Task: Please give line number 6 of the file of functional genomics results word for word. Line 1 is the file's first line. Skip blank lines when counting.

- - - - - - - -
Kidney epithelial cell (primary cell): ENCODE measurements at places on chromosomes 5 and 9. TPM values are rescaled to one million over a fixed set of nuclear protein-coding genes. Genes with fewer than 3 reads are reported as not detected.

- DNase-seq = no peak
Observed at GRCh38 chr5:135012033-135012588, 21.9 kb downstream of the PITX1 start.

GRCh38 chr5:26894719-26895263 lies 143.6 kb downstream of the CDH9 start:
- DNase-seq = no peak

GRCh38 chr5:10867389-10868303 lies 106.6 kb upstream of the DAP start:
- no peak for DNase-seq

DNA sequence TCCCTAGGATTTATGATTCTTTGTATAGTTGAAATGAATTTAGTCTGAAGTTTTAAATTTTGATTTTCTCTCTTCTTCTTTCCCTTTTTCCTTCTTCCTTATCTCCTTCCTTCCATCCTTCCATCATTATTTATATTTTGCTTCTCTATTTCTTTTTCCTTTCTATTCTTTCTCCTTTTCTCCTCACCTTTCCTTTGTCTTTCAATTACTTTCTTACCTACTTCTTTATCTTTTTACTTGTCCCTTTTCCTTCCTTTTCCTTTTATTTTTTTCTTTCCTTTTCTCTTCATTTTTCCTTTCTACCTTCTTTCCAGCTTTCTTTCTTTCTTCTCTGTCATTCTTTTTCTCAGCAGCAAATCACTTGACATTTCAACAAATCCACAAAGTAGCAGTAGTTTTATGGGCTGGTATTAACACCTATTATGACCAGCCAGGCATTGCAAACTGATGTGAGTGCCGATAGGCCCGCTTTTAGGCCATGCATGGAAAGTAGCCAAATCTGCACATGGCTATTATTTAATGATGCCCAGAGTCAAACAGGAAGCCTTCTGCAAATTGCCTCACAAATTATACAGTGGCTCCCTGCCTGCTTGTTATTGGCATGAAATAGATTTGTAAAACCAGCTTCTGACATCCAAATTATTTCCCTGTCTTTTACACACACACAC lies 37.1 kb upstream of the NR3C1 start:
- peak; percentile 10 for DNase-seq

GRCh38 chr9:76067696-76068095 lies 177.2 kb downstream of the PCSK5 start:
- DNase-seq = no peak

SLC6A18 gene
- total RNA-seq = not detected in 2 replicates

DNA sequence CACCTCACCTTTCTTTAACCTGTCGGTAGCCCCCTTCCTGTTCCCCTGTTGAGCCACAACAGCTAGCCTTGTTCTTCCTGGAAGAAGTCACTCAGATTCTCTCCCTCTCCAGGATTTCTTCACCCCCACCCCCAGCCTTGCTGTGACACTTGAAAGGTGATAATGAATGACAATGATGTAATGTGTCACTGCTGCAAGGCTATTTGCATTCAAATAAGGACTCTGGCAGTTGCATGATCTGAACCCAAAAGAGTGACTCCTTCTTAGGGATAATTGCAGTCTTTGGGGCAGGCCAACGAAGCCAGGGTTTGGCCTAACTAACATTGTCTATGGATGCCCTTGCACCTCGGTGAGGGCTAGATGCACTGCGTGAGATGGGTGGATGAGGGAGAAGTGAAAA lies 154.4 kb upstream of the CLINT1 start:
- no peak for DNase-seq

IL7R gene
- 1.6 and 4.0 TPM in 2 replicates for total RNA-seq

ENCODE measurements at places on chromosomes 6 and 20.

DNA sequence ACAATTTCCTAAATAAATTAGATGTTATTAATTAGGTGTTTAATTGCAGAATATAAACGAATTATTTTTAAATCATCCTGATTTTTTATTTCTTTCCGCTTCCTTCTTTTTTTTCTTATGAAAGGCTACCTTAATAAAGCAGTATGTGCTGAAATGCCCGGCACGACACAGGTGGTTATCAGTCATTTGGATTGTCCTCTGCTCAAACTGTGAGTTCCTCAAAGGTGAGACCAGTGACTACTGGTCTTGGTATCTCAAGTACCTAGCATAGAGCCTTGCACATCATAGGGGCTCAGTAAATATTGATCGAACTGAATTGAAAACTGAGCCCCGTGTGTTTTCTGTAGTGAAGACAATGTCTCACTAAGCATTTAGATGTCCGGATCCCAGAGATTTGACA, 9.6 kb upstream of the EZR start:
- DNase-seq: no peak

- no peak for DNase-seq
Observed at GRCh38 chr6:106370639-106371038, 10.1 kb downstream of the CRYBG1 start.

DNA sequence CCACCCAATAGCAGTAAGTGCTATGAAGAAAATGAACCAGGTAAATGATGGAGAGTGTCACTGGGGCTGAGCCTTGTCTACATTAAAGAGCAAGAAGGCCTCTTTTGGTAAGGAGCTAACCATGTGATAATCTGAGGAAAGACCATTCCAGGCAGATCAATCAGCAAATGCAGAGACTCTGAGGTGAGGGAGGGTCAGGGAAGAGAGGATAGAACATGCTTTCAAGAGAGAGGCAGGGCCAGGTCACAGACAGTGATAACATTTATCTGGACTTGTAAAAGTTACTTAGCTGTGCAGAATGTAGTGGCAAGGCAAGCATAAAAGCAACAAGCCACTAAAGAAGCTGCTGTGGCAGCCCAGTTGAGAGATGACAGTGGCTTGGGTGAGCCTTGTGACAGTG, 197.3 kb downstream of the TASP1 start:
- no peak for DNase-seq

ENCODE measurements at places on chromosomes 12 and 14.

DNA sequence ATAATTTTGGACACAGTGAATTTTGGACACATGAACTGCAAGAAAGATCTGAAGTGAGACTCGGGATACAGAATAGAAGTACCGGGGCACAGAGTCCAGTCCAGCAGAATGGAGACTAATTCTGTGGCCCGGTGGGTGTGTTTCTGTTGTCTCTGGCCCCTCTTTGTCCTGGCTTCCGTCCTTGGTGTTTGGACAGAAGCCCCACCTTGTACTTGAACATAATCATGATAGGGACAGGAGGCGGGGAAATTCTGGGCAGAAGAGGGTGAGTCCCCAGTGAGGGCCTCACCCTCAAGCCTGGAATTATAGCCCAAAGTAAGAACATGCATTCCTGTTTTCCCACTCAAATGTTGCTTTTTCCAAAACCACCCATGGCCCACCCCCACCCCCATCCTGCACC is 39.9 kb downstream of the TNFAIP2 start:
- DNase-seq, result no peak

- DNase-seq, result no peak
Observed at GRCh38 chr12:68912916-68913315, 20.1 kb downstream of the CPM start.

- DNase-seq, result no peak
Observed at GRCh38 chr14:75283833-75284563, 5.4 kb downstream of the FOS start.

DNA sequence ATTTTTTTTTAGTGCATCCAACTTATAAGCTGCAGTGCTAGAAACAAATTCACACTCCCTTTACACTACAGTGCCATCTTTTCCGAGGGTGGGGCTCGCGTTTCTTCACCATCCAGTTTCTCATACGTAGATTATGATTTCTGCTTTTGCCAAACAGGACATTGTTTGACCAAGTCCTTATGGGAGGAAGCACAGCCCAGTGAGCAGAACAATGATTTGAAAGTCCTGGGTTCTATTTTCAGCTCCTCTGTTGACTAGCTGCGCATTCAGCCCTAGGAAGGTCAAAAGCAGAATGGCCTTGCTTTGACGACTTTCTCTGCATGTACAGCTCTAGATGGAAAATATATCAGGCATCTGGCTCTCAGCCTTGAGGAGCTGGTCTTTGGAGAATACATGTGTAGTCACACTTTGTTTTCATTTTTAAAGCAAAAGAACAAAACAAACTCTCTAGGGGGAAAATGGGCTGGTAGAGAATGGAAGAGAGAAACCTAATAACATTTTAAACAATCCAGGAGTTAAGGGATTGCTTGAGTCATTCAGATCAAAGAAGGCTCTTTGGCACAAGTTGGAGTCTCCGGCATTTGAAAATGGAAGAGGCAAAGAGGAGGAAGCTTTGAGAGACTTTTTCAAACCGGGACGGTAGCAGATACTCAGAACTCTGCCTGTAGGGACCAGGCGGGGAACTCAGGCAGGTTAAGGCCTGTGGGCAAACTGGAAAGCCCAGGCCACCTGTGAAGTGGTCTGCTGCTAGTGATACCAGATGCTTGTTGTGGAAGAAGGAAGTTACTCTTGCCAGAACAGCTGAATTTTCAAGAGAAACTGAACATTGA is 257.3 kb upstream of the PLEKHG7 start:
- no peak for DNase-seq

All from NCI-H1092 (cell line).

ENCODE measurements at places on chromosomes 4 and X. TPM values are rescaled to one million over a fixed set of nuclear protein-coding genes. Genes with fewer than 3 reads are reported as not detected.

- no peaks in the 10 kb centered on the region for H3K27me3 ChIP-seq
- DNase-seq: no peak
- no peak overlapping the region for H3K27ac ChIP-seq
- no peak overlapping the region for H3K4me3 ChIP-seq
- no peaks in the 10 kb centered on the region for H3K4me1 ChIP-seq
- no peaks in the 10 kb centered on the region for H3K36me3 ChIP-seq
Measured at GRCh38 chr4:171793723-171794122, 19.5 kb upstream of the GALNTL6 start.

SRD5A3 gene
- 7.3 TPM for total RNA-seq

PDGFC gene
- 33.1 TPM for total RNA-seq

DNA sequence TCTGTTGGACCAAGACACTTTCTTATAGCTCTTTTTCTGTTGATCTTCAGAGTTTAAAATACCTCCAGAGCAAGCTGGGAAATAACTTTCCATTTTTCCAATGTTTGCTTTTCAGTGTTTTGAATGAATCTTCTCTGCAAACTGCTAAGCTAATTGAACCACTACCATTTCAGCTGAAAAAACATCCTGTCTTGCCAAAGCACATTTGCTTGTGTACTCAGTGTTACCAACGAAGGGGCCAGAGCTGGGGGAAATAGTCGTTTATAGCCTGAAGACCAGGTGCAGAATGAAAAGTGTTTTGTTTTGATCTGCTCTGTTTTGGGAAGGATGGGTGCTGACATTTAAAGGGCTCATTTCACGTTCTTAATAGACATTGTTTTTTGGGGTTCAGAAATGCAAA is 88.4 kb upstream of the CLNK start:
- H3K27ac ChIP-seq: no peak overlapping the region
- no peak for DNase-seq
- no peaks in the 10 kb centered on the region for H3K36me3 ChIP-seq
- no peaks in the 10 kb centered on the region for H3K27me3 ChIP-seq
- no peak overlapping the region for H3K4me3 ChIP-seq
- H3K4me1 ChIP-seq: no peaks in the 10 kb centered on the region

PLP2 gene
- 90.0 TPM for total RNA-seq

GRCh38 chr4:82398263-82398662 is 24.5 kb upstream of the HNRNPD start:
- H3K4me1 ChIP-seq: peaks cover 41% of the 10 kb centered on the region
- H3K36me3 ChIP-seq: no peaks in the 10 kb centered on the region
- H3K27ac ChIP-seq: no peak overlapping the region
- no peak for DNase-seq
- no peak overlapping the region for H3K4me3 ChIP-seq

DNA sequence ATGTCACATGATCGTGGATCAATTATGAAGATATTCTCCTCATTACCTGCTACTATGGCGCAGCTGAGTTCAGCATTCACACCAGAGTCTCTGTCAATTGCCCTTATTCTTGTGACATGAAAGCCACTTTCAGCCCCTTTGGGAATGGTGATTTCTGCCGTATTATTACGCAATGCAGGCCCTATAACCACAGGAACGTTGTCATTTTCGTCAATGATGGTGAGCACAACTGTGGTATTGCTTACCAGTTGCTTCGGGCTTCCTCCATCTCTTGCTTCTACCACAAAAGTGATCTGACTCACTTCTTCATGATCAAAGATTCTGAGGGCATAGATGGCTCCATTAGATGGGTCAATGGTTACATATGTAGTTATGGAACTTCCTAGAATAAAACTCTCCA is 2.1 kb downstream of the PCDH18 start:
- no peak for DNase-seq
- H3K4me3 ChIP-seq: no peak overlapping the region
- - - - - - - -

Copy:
GRCh38 chr5:10867389-10868303 lies 106.6 kb upstream of the DAP start: